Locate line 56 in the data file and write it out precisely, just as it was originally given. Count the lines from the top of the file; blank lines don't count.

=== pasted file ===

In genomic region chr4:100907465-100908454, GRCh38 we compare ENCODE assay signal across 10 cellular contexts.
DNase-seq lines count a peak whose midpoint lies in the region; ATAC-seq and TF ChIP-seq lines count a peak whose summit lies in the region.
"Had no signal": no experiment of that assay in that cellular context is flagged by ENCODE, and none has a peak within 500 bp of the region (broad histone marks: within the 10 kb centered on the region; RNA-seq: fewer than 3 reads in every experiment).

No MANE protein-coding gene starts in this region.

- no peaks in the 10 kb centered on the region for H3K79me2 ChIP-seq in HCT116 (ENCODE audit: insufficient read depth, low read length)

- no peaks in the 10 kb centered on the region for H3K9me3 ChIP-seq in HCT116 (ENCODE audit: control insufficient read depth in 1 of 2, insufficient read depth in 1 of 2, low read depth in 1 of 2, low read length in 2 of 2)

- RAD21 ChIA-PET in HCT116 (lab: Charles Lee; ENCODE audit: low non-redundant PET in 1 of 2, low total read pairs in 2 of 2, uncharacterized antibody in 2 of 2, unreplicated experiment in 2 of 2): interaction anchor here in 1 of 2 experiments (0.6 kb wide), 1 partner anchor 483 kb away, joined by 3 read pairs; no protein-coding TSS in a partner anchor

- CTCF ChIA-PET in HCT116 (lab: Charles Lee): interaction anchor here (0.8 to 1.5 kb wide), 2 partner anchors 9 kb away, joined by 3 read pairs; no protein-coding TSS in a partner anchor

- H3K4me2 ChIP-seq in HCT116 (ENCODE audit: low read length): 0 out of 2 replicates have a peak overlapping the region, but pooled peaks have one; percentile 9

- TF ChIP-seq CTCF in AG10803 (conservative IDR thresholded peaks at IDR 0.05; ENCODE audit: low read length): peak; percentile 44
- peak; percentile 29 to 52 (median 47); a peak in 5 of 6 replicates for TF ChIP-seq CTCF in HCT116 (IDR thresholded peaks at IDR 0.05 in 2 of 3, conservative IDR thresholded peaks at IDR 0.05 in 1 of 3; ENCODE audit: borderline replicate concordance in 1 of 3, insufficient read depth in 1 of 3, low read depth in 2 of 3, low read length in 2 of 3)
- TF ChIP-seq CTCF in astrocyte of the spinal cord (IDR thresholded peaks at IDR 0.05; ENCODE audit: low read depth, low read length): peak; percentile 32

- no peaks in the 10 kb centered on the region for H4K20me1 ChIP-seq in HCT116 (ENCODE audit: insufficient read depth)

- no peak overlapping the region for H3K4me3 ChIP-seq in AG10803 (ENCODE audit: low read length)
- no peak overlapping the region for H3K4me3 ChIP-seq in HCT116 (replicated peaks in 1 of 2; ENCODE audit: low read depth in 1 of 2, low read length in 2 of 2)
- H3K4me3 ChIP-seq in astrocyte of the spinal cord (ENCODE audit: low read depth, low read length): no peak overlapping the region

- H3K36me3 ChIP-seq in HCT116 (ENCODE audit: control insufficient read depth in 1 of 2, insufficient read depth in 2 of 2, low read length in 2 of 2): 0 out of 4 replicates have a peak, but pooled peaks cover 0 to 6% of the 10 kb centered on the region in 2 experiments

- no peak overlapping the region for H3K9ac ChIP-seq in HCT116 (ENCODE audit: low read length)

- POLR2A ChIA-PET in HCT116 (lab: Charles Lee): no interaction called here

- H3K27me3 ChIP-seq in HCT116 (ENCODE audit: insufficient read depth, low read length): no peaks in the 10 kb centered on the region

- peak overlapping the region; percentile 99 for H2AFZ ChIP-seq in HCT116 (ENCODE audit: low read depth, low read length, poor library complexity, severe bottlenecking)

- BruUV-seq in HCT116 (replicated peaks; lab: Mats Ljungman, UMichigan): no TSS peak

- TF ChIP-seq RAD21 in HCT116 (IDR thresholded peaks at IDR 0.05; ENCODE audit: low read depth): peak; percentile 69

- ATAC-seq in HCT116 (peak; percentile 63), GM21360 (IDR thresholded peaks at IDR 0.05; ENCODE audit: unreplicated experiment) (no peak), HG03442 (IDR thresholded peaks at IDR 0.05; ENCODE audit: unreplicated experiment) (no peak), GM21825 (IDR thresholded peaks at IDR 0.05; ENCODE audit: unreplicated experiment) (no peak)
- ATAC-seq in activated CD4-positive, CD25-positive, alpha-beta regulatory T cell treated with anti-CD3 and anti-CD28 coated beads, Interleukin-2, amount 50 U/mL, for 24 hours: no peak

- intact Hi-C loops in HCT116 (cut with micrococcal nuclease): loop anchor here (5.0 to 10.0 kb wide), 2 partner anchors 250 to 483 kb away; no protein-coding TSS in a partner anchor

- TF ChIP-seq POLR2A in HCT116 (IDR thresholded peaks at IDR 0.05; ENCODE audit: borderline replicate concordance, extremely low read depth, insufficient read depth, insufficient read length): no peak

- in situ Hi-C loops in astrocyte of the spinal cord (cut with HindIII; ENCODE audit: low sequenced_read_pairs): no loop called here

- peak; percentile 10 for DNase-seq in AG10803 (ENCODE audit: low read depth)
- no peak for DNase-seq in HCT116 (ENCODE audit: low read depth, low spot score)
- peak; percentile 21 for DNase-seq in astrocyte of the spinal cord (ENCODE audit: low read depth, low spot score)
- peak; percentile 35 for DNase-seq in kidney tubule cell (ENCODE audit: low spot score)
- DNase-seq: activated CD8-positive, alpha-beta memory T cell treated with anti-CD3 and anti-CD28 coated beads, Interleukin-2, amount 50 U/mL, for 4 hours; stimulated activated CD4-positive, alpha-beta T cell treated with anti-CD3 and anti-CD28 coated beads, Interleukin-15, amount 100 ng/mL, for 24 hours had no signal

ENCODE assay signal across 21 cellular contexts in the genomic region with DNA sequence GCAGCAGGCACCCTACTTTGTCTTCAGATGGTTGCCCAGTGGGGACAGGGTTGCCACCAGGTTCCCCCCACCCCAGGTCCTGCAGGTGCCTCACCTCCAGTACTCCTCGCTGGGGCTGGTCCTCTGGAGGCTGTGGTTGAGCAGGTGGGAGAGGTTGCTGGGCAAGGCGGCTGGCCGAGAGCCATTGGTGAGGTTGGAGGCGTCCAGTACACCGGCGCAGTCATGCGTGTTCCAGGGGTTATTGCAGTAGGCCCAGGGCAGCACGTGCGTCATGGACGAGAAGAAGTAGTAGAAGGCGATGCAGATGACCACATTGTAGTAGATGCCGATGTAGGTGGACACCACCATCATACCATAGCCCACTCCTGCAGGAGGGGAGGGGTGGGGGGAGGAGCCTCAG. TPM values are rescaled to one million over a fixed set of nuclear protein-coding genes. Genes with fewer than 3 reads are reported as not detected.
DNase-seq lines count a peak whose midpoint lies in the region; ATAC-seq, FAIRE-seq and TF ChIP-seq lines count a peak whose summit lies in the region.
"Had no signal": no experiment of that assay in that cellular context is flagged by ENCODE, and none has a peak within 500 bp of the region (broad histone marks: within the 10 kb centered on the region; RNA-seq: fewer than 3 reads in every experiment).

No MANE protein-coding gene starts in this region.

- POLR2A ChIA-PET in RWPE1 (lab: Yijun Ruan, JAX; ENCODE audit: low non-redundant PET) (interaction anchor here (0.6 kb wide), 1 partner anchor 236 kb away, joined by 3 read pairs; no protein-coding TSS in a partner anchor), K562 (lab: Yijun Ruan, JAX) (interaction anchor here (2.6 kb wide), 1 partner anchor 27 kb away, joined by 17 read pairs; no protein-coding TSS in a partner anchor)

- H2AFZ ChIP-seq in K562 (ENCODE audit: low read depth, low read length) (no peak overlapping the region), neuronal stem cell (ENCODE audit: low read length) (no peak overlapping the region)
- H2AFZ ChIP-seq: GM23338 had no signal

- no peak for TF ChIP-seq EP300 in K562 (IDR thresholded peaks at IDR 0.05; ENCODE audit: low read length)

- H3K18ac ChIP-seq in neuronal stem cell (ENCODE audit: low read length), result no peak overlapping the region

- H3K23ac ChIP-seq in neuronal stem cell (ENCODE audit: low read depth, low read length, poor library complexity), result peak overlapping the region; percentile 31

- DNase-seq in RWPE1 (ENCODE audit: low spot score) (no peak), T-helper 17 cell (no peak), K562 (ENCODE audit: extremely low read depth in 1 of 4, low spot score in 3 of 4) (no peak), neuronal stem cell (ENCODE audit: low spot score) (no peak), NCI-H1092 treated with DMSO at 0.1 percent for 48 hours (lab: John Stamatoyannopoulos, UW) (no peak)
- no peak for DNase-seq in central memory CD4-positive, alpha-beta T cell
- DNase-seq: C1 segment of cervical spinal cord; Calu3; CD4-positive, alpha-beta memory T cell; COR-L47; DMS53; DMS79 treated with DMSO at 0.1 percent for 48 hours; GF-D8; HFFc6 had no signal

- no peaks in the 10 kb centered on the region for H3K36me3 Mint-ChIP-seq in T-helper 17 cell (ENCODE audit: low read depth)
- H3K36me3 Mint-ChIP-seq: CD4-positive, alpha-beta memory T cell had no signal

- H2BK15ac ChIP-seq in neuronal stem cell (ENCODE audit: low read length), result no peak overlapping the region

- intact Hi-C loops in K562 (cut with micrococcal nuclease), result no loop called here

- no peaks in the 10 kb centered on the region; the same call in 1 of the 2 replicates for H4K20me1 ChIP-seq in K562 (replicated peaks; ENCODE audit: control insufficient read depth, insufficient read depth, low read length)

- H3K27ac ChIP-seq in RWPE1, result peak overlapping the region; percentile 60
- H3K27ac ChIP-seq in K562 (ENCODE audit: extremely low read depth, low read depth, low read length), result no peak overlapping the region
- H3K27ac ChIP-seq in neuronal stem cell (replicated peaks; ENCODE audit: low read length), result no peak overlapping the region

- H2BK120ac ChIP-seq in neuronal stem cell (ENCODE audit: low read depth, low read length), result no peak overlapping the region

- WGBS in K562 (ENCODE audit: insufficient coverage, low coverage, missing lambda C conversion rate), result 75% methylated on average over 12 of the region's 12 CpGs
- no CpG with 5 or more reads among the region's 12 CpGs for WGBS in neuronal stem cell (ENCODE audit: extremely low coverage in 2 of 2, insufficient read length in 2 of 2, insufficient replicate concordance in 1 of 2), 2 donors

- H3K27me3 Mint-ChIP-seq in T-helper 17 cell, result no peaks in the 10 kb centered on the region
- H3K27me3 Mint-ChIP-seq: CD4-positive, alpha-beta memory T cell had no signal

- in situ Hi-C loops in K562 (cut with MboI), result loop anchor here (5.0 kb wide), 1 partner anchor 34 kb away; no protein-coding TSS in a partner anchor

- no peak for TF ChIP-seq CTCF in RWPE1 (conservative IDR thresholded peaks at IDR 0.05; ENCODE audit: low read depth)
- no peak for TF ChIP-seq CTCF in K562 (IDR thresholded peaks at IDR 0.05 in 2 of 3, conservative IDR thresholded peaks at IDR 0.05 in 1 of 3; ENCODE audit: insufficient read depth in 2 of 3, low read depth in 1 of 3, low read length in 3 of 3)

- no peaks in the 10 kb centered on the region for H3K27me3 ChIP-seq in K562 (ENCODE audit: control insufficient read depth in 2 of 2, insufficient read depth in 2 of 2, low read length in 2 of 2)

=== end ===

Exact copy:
- WGBS in K562 (ENCODE audit: insufficient coverage, low coverage, missing lambda C conversion rate), result 75% methylated on average over 12 of the region's 12 CpGs